GRUB2 and Post-MBR Gap

Section 3.2 of the current GRUB2 986431 and 979805 indicate not. In 986431, a Dell PC, the first partition (containing a Dell utility) started at sector 36 (maybe a 4K sector disk?) and in 979805, a refurbished Lenovo laptop, the first partition started at sector 28. The responses to these bug reports by some people was interesting: The best thing to do might be to contact NBWN and let them know that their disk partitioning is incompatible with Fedora The standard here is what the Windows installer does, not what Dell’s inept manufacturing process produces. Have you called Dell tech

Minimum FlexPod Configuration

This post describes a minimalistic FlexPod configuration based on Cisco 3048 switches and Cisco UCS 200 M3 servers.

Boot Linux Without An Initramfs

So you think you always need an initramfs to boot your Linux system. Not true and I will show you how. For example, here is my GRUB2 (/boot/grub2/grub.cfg) configuration file for Fedora 17: menuentry ‘Fedora Linux, no initramfs’ { set root=’hd0,msdos1′ linux /vmlinuz-3.3.4-5.fc17.i686.PAE rootfstype=ext4 root=/dev/sda2 rd.lvm=0 SYSFONT=True KEYTABLE=us rd.luks=0 LANG=en_US.UTF-8 } Note there is no line specifying an initramfs! I was not aware that this was possible until I saw it demonstrated by Harald Hoyer. By the way, in case you were wondering, yes I manually edit my GRUB2 configuration file rather than using the numerous crazy GRUB2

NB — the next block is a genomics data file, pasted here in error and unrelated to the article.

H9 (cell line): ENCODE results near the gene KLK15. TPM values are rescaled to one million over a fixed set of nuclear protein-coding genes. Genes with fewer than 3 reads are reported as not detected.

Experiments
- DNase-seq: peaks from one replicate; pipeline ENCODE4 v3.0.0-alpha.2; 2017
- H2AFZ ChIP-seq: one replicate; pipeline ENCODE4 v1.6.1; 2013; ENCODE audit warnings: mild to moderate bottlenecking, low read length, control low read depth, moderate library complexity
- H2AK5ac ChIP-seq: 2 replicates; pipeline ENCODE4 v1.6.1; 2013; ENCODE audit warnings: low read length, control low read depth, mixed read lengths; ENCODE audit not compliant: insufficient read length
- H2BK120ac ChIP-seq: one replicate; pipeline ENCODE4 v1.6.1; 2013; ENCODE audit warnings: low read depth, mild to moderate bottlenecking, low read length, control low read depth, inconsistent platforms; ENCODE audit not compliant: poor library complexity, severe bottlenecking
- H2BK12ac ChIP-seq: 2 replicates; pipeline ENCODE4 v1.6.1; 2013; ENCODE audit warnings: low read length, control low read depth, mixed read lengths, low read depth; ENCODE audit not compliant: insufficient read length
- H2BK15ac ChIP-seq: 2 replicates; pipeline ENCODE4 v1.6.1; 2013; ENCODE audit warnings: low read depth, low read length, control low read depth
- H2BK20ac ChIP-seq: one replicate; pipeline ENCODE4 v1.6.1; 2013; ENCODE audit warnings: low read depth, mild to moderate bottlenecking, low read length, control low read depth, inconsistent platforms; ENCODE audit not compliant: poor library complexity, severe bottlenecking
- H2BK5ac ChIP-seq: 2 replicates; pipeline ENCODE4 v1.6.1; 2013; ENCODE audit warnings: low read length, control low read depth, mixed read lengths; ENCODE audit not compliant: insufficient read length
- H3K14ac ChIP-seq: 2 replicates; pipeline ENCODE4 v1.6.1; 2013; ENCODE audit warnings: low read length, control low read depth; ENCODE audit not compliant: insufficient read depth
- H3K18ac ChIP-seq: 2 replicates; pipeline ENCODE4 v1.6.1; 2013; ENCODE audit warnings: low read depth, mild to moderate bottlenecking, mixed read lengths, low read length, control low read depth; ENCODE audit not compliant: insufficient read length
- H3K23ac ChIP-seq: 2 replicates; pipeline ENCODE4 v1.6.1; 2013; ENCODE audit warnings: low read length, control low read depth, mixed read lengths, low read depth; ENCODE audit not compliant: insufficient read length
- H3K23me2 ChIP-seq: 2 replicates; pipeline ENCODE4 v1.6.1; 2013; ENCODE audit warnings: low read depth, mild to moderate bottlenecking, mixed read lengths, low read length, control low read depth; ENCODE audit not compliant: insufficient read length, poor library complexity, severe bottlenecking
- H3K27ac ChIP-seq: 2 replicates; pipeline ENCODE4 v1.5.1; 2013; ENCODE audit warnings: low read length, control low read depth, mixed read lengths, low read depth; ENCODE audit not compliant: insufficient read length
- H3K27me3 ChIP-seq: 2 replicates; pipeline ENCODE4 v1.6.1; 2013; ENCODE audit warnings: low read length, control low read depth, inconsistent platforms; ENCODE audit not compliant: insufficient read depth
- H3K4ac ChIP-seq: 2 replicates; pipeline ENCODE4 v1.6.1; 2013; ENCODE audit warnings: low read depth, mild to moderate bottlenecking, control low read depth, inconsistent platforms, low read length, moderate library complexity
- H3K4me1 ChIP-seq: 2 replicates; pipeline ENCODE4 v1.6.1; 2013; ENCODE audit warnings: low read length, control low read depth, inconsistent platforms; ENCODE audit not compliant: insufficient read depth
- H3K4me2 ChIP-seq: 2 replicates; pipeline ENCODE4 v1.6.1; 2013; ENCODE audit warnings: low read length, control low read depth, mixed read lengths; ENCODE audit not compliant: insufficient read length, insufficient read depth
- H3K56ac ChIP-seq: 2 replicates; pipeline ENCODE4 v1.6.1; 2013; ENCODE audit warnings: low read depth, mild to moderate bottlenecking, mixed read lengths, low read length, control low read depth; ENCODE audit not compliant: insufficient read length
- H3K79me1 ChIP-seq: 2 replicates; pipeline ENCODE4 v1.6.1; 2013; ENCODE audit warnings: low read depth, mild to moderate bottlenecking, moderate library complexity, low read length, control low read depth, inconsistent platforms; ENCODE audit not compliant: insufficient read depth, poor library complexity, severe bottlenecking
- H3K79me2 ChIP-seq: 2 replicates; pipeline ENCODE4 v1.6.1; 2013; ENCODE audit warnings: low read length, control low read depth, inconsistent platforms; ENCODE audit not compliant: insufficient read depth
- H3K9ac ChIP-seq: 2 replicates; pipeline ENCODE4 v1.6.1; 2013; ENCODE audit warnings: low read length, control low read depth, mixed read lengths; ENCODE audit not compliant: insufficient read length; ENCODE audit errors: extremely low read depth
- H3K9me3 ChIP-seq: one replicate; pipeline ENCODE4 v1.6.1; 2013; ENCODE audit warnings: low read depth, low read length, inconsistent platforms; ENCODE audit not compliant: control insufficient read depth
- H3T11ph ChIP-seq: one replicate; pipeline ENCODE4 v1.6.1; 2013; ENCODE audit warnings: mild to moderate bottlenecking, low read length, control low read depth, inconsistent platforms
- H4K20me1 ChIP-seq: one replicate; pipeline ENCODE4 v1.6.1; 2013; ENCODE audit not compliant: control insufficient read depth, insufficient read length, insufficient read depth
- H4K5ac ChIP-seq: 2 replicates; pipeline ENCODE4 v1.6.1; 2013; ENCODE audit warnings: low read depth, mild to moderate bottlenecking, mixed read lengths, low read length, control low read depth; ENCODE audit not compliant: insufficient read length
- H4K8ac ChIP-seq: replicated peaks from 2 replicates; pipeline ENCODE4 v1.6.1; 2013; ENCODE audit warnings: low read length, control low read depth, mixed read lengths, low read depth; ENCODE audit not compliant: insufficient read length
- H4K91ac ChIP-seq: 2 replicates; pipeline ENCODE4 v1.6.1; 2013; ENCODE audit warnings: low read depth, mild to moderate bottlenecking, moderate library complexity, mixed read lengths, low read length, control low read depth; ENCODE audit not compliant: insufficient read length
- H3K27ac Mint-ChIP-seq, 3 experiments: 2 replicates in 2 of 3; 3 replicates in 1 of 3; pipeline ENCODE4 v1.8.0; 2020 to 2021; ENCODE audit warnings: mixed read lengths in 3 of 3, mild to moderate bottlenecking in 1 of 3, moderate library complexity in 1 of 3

Kerberos 5 Implementations

Kerberos is a client-server network authentication protocol which works on the basis of tickets to enable nodes communicating over a non-secure network to mutually prove their identity to one another in a secure manner. There are a number of free implementations of Kerberos 5. These include: MIT Kerberos (The original) Heimdal GNU Shishi Both Microsoft Windows and Sun’s Java come with implementations of Kerberos. See RFC 4120 for full details of the Kerberos v5 Network Authentication Service.

Custom Arithmetic Functions in Korn Shell 93

In modern versions of Korn Shell 93, arithmetic functions can be defined using the following shell function syntax: function .sh.math.fuctname x y z { … } where name is the function name invoked within the arithmetic syntax ((…)) and x, y and z are long double arguments passed to fuctname as name references. x, y and z are used for functions with one, two and three arguments respectively. The return value of the function is the value of the long double .sh.value variable when the function returns. Here is a simple example to try: #!/bin/ksh function .sh.math.mymath x { ((